“What surprises me about Cornell Law is the closeness between professors and students, and the wide variety of projects being discussed,” says Naruse. “Participating in Meridian 180 and in last semester’s East Asian Law Colloquia has brought insights and inspiration about what can be accomplished in the region. Meeting so many highly motivated people and exchanging ideas inside and outside the legal field has been a stroke of great fortune.”

The pace of the master’s program and the cross-pollination of ideas among students and faculty have made their time fly by, and though neither Harada nor Naruse are related to their namesakes in Cornell Law’s first class, Harada clearly recognizes what they have in common with the original Harada and Naruse. He calls it “the frontier spirit,” a quality that makes them “different from other lawyers,” and which he sees as a necessary ingredient for anyone preparing to work in a new, untested, unexplored field.

At the halfway mark toward his master’s degree, Harada has set his sights on finding a position at an international organization—the World Bank and the United Nations are two of the first that come to mind—where he could continue the kind of work on judicial reform that he undertook in Cambodia. As his second semester of Cornell study concludes, he expects to spend the summer preparing for the New York State bar examination and then planning to start working internationally.

“In Cambodia, I saw a country struggling toward modernization as it tried to establish a free market and enter the global economy,” says Harada. “It seemed very similar to the transition that Japan experienced in creating its legal system one hundred years ago, when we made sure to stay true to our own culture and traditions while exploring the legal systems of Europe and the United States. At Cornell, in studying a mixture of common law and civil law, I hope to understand how to transfer those Japanese lessons to developing Asian countries, thereby contributing to the future development of law in Asia.”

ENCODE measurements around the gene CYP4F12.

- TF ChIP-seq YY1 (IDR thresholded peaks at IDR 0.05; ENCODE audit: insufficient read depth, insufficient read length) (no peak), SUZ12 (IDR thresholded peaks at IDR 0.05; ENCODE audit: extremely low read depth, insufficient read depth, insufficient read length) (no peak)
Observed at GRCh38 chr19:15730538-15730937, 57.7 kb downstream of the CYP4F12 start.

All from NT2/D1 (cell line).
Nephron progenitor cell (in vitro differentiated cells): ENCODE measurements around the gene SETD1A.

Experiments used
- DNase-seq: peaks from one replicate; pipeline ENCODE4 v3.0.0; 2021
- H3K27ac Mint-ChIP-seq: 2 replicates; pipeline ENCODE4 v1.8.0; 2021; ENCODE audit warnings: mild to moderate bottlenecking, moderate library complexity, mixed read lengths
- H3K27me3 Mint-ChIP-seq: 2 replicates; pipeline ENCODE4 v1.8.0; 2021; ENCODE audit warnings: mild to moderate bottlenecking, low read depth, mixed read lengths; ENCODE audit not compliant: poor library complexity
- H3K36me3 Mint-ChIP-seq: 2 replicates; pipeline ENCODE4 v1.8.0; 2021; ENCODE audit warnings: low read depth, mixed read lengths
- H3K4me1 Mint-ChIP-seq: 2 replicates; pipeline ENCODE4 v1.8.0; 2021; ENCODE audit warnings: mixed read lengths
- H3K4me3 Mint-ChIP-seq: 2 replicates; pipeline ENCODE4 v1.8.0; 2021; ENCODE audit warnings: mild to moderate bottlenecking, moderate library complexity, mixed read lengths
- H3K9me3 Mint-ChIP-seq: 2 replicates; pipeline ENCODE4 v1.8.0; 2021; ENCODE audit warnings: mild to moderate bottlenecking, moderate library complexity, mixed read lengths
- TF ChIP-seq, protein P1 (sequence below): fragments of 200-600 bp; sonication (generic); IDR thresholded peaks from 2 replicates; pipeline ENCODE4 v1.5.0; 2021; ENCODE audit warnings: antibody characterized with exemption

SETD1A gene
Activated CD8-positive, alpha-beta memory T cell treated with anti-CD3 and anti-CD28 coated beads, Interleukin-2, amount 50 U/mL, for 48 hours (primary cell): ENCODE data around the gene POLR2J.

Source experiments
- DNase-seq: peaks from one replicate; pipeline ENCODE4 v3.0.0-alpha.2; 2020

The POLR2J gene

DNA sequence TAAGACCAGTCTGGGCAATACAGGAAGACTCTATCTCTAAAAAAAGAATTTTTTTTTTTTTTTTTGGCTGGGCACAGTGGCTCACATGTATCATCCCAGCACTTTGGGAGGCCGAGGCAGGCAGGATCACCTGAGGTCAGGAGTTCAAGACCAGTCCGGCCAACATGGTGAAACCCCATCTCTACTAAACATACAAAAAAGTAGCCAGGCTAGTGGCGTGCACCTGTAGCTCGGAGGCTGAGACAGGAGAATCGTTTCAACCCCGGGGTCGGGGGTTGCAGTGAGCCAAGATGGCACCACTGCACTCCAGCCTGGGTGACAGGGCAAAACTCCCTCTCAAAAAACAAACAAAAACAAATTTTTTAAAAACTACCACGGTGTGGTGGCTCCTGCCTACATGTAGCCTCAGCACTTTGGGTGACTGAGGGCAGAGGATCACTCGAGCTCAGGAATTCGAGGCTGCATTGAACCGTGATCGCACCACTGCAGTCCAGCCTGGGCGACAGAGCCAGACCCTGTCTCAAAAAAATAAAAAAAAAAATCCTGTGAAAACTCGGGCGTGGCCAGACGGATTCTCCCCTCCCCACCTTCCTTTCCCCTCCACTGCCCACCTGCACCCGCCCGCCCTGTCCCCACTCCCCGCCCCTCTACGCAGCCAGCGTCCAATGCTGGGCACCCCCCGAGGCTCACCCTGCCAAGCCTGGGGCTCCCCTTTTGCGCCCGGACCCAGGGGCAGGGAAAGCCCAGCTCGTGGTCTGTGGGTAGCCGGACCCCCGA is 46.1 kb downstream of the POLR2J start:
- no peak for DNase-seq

His master program halfway through, Naruse has set his mind on seeking a position as an international lawyer, specializing in trade, IP, and international litigation. “The balance of the relationship of Japan and the United States is at a point of drastic transition” he says. “Cultural and social conflict between the two countries has been increasing enormously while free trade has sped up. The Trans-Pacific Partnership is one way to achieve harmonization, but social, historical, cultural, and legal structure are rooted in one’s country. A system that facilitates those considerations needs to be explored.”

While learning comparative law methodology, Naruse has seen problems in the way foreign lawyers understand another country’s law and society. “The dynamics of all stakeholders in one country’s legal system as well as their roles in the international regime need to be taken into account while seeking adequate compromise with foreign actors,” he says. “It is a complex task to explore how these factors should be incorporated and operated by a sophisticated wheel. I seek to grapple with this challenge in my remaining days at Cornell Law School.”